Phone scammers lured in with ‘honeypot’ scheme set up by Abu Dhabi researchers
ABU DHABI // Abu Dhabi researchers are luring telephone scammers into virtual traps called honeypots to catch them in the act.
The honeypots are part of the Phone Genome Project, an initiative set up between New York University Abu Dhabi and Georgia Institute of Technology in the US to learn more about phone scams and other unwanted calls to enhance security in telephony.
The honeypot is a server which contains numbers that are not being used by anyone else and therefore tend to attract callers dialling random numbers in what would often be unwanted calls.
The project will help researchers to collect data providing insights into attackers’ motivations, how they make money from the attacks and how they exploit people, said Payas Gupta, post-doctoral fellow at NYUAD’s Centre for Interdisciplinary Studies in Security and Privacy.
“In the future, smartphone-like devices will influence how we connect with others and information sources with voice and data,” said Dr Gupta, 28, from Jaipur in India.
“The research in the UAE will allow us to defend the voice and data channels that will be critical for our social [and] professional lives in the future.”
Honeypots have long been used in cyber security to detect web-based scams using IP addresses. But this project marks the first time that what researchers at the centre are calling “phoneypots”, have been created. They can be used to analyse and record call data or even allow a researcher to interact with callers.
The centre has led an effort to set up the honeypots in the US, Canada, France, China and Singapore, as well as the UAE, monitoring more than half a million phone numbers.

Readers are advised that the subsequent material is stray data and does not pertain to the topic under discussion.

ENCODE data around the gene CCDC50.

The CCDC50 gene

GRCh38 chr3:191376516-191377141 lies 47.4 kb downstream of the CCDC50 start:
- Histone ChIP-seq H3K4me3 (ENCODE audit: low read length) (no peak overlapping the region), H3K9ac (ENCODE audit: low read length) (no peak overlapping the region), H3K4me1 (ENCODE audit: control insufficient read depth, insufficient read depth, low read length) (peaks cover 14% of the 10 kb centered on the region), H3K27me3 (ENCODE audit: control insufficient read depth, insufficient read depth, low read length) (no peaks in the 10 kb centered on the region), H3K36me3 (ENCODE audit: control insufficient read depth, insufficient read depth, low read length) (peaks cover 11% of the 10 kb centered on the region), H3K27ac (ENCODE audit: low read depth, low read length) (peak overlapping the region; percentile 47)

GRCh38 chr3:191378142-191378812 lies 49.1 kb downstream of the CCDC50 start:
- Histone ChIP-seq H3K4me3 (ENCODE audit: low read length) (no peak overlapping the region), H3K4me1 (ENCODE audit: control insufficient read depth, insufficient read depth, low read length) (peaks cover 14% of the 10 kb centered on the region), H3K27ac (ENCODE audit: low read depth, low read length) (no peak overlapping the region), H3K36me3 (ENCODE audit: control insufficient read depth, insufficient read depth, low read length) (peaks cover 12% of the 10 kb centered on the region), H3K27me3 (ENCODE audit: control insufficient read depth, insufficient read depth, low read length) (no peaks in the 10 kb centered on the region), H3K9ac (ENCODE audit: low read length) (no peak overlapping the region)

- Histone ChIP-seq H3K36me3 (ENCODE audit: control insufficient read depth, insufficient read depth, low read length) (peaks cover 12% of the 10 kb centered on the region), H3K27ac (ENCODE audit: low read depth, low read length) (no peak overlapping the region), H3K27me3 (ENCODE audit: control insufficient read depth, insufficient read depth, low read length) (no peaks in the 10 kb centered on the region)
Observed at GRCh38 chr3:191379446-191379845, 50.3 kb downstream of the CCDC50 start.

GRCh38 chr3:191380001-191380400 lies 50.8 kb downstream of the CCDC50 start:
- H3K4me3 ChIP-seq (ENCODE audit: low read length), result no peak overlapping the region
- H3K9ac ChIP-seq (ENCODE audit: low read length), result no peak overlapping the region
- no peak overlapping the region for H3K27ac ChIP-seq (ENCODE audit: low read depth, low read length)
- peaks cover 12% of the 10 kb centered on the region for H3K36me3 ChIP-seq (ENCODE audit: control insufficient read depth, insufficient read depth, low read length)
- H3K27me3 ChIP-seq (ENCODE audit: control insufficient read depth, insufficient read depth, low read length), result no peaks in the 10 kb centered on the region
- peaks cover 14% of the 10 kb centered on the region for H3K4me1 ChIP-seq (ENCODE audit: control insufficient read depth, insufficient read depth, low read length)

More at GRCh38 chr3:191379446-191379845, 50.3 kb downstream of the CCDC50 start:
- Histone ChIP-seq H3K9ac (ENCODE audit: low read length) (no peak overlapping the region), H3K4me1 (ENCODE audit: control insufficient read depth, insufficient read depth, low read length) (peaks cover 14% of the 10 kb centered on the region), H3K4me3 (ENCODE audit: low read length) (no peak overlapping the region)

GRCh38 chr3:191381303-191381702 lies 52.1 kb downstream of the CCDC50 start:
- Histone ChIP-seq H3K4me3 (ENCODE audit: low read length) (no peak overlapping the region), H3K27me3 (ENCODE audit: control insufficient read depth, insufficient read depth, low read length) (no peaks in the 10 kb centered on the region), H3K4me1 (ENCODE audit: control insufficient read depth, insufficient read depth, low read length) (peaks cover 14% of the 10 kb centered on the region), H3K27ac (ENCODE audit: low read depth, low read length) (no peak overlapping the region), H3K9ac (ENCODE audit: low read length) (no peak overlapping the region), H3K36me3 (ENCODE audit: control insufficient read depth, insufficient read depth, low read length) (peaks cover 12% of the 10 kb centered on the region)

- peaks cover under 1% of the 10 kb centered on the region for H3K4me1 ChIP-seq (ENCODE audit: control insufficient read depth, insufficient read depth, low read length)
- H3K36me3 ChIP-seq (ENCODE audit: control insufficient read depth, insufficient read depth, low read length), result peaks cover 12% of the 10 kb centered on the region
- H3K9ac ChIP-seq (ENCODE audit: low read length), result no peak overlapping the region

The project comes at a time when new technologies allow scammers to converge telephone and internet systems and come up with new ways to attack users.
“Criminals are exploiting the telephony channel to craft an increasing variety of attacks,” said Dr Gupta.
The goal is to give users more leverage in deciding when to take a call, said Taha Sencar, the centre’s local director. A result could be a smartphone app that helps users to determine if the number is used by a scammer, similar to how Google uses user feedback to determine whether an email is junk mail.
Telephone scams and spam may be a bigger issue in countries such as the US, but the honeypot data would also benefit the UAE, Mr Sencar said.
“All this phone spam is becoming more relevant all over the place ... but the UAE is also becoming affected,” he said. “I think at some point the UAE will also have some benefits out of this as well.”
Call data from the UAE has not yet been analysed since some data is inconsistent as a result of the project’s move to the Saadiyat campus, but Dr Gupta said he hoped to start getting better data next month.
But so far, other countries’ data that Dr Gupta has analysed have revealed early insights, the telephone honeypots have generated interest from cyber-security organisations.
“Early experiences with these honeypots indicate the value they could offer in understanding and combatting telephony abuse,” Dr Gupta said.
One scam caller, for example, has a “massive call volume” of nearly a million calls a month, while call logs have also informed researchers about calls from debt collectors, telemarketers and telephony denial-of-service, which aim to disable an organisation’s voice services.
In Canada, the researchers found a lot of scams using numbers similar to the receivers’. The person sees the number and thinks that he or she may know the caller – but it’s actually a pre-recorded message from an automated source.
“People pick up those calls and they think, ‘OK, this is someone near by my area,’ and these are robocalls,” Dr Gupta said.
“This kind of thing is happening more and more.”
Updated: October 4, 2014 04:00 AM